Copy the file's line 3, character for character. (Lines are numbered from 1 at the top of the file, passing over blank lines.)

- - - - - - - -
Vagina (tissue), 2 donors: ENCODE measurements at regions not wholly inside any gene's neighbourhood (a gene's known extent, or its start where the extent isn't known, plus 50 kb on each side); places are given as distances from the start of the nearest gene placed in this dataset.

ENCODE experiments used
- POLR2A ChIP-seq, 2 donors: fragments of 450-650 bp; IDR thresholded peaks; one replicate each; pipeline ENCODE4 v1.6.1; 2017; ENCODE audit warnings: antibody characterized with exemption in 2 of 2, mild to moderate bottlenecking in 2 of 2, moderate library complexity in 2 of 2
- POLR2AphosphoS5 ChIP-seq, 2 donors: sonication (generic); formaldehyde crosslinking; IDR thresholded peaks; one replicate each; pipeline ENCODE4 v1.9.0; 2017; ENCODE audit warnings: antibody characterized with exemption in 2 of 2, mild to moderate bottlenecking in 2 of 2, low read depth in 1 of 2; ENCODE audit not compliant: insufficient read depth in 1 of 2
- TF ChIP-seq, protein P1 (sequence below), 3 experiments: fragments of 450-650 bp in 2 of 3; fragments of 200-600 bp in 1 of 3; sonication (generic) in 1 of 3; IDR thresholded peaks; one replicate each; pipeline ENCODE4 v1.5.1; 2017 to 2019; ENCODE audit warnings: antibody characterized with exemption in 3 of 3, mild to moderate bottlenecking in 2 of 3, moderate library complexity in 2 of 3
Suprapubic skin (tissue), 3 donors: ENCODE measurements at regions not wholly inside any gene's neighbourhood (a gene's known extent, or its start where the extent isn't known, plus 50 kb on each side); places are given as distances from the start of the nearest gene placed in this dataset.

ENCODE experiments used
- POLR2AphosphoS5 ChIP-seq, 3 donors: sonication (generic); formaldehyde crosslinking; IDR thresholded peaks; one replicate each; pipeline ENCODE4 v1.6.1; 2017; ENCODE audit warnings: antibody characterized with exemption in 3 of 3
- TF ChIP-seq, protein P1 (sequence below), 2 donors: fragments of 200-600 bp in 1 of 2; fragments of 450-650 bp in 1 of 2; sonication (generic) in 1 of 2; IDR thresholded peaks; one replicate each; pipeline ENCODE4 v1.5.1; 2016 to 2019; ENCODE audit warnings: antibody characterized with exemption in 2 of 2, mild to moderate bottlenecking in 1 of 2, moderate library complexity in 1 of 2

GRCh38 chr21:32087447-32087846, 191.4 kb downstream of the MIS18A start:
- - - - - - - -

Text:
- POLR2A ChIP-seq, 2 donors: fragments of 450-650 bp; IDR thresholded peaks; one replicate each; pipeline ENCODE4 v1.6.1; 2017; ENCODE audit warnings: antibody characterized with exemption in 2 of 2, mild to moderate bottlenecking in 2 of 2, moderate library complexity in 2 of 2